BARNSLEY Council’s attempt to clear ‘offensive’ graffiti in a bespoke oak and stone market building has been lambasted by residents and local councillors - who claim the cover-up is ‘more an act of vandalism than the original’.
The outrage came after a team covered graffiti on stone plinths inside Penistone Market Barn with white paint - which is ‘deeply inappropriate’, according to local councillors.
The uniquely-designed barn -completed in 2010 - was commissioned by the council from specialist building company Carpenter Oak to shelter Penistone’s weekly town market.
The council said the paint is a temporary measure to cover up the graffiti, but councillors have questioned why other more aesthetically appropriate measures weren’t taken.
Coun Hannah Kitching said: “As soon as I was informed about the white paint I contacted the market officer and was told they investigated jet-washing the graffiti, but found this could cause damage.
“I just don’t understand why they’ve gone straight for a cover-up paint job rather than seeking specialist advice - and if that truly was their only option, why couldn’t they have gone for a more sympathetic colour.
“This is a beautiful, heritage building and although it has its flaws with useability, it’s still something that Penistone is very proud of.”
Coun Kitching contacted Carpenter Oak, and the firm confirmed it will offer advice on how best to remove the paint and restore the site when it reopens in the new year.
However, her fear is that it will be too late to restore the materials to what they once were.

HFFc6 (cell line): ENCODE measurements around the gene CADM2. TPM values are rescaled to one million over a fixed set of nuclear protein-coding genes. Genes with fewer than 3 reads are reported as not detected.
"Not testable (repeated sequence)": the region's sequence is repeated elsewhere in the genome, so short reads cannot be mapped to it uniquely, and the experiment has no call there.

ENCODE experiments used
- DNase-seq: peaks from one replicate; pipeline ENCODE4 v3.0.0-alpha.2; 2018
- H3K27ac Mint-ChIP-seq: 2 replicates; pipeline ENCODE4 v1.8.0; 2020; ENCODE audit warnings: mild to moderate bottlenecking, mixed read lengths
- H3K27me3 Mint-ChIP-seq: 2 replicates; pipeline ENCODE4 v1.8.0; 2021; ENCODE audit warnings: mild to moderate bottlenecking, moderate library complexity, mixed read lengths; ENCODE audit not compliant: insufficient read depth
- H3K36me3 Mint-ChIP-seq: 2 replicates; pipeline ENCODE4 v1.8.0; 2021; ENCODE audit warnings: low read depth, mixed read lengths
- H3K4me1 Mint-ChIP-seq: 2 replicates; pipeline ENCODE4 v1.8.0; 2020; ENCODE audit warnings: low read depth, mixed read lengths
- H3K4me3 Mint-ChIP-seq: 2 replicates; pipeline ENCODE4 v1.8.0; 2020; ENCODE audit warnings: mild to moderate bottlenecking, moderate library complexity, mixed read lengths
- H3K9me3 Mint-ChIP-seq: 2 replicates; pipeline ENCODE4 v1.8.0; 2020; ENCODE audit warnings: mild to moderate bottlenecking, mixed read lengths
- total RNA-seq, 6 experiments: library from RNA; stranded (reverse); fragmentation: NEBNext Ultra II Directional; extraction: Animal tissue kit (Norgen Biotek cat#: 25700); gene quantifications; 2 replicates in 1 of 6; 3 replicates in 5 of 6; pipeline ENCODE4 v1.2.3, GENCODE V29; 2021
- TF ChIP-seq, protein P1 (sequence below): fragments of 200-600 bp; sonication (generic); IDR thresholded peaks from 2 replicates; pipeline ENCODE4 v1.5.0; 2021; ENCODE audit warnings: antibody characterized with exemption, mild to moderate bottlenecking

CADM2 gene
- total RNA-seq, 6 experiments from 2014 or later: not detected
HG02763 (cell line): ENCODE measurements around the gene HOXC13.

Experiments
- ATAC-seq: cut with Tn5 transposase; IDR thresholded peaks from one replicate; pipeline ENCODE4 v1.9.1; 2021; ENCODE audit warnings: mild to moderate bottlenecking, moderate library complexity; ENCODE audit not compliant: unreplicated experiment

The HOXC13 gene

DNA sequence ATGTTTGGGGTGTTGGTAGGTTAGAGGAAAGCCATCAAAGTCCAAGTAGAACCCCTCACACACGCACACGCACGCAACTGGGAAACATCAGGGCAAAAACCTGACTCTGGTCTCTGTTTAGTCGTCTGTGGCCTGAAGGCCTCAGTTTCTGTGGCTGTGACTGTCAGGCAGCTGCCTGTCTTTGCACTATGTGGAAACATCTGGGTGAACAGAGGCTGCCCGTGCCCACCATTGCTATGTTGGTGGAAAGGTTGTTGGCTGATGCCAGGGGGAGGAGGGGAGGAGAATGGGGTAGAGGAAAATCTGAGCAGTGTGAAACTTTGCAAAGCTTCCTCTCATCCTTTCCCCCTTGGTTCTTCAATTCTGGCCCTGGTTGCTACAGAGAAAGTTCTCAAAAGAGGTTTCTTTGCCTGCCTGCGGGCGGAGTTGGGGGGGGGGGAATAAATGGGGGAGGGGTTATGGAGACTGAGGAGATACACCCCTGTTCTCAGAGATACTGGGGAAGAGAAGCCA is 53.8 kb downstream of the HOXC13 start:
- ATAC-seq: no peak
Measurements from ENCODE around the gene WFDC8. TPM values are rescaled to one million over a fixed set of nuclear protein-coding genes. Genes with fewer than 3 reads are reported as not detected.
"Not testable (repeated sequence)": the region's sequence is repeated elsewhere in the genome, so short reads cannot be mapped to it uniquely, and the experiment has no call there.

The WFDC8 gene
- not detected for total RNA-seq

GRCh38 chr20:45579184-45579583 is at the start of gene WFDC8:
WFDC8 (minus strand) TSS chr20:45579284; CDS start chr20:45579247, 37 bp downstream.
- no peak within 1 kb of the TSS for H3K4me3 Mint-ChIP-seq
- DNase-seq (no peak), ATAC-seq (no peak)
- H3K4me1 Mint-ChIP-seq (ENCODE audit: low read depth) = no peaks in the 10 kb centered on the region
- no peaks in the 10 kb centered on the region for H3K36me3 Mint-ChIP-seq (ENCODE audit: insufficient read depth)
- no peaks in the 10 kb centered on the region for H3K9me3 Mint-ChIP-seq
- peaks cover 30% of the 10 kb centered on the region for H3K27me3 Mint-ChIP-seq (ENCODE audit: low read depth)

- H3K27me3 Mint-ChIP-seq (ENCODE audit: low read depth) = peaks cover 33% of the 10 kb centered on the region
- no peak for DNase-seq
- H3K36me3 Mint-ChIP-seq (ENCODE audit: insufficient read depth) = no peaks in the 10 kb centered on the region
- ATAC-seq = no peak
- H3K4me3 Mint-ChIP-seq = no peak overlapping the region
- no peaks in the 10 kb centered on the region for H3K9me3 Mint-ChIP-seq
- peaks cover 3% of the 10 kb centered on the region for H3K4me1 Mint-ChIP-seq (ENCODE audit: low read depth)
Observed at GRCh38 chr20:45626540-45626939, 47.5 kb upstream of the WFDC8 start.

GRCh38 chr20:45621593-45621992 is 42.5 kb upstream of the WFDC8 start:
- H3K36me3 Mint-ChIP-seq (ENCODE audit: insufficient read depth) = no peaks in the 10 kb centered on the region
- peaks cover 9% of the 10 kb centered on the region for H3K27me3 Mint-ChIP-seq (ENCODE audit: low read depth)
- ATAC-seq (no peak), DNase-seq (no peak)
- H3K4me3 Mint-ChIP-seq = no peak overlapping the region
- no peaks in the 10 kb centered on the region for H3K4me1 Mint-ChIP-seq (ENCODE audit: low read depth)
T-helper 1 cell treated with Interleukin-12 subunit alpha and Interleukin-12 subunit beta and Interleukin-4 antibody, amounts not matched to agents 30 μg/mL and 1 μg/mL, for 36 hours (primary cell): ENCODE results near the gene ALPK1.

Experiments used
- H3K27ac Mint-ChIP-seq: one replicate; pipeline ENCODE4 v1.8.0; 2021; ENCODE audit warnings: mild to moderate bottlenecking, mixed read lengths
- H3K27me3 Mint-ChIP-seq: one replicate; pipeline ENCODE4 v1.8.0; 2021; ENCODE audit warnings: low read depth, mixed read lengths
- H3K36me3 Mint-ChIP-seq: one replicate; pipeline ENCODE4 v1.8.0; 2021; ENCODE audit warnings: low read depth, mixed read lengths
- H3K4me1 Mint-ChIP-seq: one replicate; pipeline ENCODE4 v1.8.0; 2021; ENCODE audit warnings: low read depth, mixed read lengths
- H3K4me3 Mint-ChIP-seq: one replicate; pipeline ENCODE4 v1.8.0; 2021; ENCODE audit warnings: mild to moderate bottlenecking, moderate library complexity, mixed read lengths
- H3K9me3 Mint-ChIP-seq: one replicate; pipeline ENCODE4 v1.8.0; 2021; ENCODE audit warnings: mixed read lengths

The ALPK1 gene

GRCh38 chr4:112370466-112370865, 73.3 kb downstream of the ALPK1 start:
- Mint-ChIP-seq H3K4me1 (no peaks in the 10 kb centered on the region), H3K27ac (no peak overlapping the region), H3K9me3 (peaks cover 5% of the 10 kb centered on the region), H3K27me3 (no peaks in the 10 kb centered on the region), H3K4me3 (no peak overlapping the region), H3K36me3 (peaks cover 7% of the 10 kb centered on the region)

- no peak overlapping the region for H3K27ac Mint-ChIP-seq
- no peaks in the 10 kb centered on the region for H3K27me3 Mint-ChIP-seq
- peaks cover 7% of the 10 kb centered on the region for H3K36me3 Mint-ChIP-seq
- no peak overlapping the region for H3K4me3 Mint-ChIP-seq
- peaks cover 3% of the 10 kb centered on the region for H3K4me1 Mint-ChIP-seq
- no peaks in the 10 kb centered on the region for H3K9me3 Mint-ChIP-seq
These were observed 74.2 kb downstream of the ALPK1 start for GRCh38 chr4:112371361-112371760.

“This paint job is worse than any vandalism I’ve seen before in the market barn,” she added.
“My concern is that it’s going to be unrecognisable even if the paint is somehow removed. As neither local residents nor councillors were informed or consulted on this decision - it feels like this is just a really low standard job from Barnsley Council. In a vandalised bus stop this type of approach might do the job, but it certainly does not work in our beautiful market barn.”
Coun Tim Cheetham, cabinet spokesperson for regeneration and culture, said: “We want to be clear that there is no place for this type of behaviour and hate speech will not be tolerated in our borough.
“To protect the structure and electrics, jet washing, unfortunately, was not an option. We understand the frustration from the residents but want to reassure everyone that the current paint is only a temporary solution.
“We are now looking at more permanent solutions, including the use of neutral colours to bring it back to the original look as much as possible. If you have any information regarding those involved in such behaviour, please contact us at email@example.com.”